The Sinn Féin leader Mary Lou McDonald is now the most popular choice to be the next taoiseach, the latest Irish Times/Ipsos opinion poll has found.
When voters were asked who they would prefer to see as taoiseach after the next election, almost a third (32 per cent) opted for Ms McDonald. The Fianna Fáil leader Micheál Martin and Fine Gael leader Leo Varadkar were both the choice of 18 per cent each, while 20 per cent of respondents chose none of the three main party leaders.
The poll also finds that just over a quarter of voters (27 per cent) favour a continuation of the present Fianna Fáil-Fine Gael-Green Coalition after the next election, but more than four in 10 voters want to see Sinn Féin as part of the next government.
A quarter of voters (25 per cent) say they want to see “a government led by Sinn Féin without either Fianna Fáil or Fine Gael”. A further 11 per cent want to see a Sinn Féin-Fianna Fáil Coalition, while 6 per cent favour a Sinn Féin-Fine Gael government. Some 17 per cent said they wanted none of the above options.
But if Sinn Féin is the most popular choice for government, it is also – in a tie with the Greens – the party that most voters do not want to see in power. Almost a third of voters (31 per cent), say they do not want to see Sinn Féin in government, while a similar number said they did not want to see the Greens in government.
Under a quarter of voters said they did not want to see Fianna Fáil (23 per cent) or Fine Gael (24 per cent) in the next Government.
The poll suggests there is a strong mood for change in the country. Almost four in ten voters (38 per cent) say that they believe it is “time for radical change” in the way the country is run, a similar number to the last time the question was asked in The Irish Times/Ipsos series of polls in July of last year. But a significantly greater proportion (51 per cent), said that they were in favour of “moderate change”, an increase of four points. Just 8 per cent said they are “wary of change”, a drop of three points.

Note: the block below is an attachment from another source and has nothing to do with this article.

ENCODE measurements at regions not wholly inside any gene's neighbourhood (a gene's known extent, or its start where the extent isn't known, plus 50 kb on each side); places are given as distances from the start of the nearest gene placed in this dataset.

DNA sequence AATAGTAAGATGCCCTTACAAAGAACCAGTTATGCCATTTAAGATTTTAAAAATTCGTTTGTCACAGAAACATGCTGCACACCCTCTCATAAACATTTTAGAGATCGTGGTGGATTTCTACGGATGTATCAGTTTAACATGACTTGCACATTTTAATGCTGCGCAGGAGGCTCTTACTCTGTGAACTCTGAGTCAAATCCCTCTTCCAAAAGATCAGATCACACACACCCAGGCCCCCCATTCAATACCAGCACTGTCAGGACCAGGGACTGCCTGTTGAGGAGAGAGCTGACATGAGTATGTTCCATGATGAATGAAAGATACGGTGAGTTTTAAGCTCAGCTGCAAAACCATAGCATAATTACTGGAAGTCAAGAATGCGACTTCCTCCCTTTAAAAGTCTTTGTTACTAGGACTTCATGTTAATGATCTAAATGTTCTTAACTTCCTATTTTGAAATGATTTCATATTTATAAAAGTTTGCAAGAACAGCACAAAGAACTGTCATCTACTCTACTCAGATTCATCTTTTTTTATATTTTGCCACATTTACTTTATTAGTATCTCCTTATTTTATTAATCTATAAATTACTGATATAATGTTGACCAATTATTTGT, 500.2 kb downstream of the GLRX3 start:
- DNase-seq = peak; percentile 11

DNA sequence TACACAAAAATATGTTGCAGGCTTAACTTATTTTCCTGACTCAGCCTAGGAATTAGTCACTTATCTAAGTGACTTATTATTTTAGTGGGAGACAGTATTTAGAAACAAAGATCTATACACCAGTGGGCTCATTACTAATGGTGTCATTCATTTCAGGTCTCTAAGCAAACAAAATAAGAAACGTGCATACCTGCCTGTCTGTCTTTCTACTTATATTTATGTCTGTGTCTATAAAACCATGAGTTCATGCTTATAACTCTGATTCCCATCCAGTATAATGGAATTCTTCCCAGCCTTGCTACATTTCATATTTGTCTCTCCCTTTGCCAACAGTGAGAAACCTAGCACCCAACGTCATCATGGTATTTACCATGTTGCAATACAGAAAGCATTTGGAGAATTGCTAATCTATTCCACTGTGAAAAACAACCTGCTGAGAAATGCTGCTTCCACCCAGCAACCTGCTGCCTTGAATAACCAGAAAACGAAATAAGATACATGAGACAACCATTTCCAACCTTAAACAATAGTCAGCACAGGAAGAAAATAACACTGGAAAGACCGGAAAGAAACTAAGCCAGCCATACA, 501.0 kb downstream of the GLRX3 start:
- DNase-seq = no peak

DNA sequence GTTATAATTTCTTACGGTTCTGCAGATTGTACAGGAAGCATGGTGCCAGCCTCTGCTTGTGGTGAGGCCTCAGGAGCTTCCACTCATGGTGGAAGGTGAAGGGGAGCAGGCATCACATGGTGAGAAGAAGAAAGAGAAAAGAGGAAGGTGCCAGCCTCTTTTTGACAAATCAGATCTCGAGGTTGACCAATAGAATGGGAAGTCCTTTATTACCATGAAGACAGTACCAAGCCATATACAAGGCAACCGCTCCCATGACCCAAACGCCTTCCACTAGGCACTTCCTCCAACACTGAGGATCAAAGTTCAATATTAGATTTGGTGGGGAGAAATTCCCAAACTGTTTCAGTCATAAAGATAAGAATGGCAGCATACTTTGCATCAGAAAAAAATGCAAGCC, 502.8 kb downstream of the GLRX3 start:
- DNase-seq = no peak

Despite the appetite for change, however, voters are in no rush to see an election. Just 29 per cent say they want to see an election now. About a third (32 per cent) would like an election in the autumn of 2024, while a further third (34 per cent) say that the Coalition should wait until its term ends in 2025.
Asked about the budget, there is a strong preference among voters for “immediate help with the cost of living”. Over half (52 per cent) of voters favoured this option; 19 per cent said “increase spending on public services”; 18 per favoured “reduce the amount of tax I pay”; while just 8 per cent said “save surplus resources to invest in the future”.
Asked “which one of the following permanent changes would you want to see the Government give first priority in the budget”, the most popular option among those offered was “free GP care for all”, which was the choice of 26 per cent.
The other choices were: mortgage interest relief – 19 per cent; winter fuel bill contributions – 18 per cent; reduction in USC – 12 per cent; and free preschool childcare – 11 per cent.
The poll was conducted among 1,200 adults at 120 sampling points across all constituencies between 24-26 September. Respondents were interviewed at their own homes. The accuracy is estimated at plus or minus 2.8 per cent.